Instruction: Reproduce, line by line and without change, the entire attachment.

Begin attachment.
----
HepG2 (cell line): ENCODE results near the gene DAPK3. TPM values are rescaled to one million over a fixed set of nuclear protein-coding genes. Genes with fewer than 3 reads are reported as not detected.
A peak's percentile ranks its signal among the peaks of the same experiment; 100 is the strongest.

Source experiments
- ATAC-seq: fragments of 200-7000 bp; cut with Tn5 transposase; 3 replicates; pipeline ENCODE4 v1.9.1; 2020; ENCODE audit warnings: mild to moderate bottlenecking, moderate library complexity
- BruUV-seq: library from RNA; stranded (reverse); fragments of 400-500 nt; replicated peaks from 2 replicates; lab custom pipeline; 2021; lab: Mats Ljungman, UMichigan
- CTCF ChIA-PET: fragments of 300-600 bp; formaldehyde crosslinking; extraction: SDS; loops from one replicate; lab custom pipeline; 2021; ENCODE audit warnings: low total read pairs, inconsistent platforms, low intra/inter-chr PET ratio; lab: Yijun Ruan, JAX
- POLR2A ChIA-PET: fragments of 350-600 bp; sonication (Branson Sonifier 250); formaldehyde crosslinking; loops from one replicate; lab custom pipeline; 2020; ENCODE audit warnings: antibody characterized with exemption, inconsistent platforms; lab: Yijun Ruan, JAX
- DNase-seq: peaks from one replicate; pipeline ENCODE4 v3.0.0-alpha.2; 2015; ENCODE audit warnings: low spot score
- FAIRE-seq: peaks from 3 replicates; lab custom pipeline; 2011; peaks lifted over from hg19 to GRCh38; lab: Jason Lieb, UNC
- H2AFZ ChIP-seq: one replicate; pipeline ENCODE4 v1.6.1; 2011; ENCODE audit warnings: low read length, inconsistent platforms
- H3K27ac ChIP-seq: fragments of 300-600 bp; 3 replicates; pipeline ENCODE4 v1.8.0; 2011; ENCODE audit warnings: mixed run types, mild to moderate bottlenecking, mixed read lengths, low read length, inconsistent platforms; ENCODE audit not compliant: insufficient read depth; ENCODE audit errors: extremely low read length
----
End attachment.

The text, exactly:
HepG2 (cell line): ENCODE results near the gene DAPK3. TPM values are rescaled to one million over a fixed set of nuclear protein-coding genes. Genes with fewer than 3 reads are reported as not detected.
A peak's percentile ranks its signal among the peaks of the same experiment; 100 is the strongest.

Source experiments
- ATAC-seq: fragments of 200-7000 bp; cut with Tn5 transposase; 3 replicates; pipeline ENCODE4 v1.9.1; 2020; ENCODE audit warnings: mild to moderate bottlenecking, moderate library complexity
- BruUV-seq: library from RNA; stranded (reverse); fragments of 400-500 nt; replicated peaks from 2 replicates; lab custom pipeline; 2021; lab: Mats Ljungman, UMichigan
- CTCF ChIA-PET: fragments of 300-600 bp; formaldehyde crosslinking; extraction: SDS; loops from one replicate; lab custom pipeline; 2021; ENCODE audit warnings: low total read pairs, inconsistent platforms, low intra/inter-chr PET ratio; lab: Yijun Ruan, JAX
- POLR2A ChIA-PET: fragments of 350-600 bp; sonication (Branson Sonifier 250); formaldehyde crosslinking; loops from one replicate; lab custom pipeline; 2020; ENCODE audit warnings: antibody characterized with exemption, inconsistent platforms; lab: Yijun Ruan, JAX
- DNase-seq: peaks from one replicate; pipeline ENCODE4 v3.0.0-alpha.2; 2015; ENCODE audit warnings: low spot score
- FAIRE-seq: peaks from 3 replicates; lab custom pipeline; 2011; peaks lifted over from hg19 to GRCh38; lab: Jason Lieb, UNC
- H2AFZ ChIP-seq: one replicate; pipeline ENCODE4 v1.6.1; 2011; ENCODE audit warnings: low read length, inconsistent platforms
- H3K27ac ChIP-seq: fragments of 300-600 bp; 3 replicates; pipeline ENCODE4 v1.8.0; 2011; ENCODE audit warnings: mixed run types, mild to moderate bottlenecking, mixed read lengths, low read length, inconsistent platforms; ENCODE audit not compliant: insufficient read depth; ENCODE audit errors: extremely low read length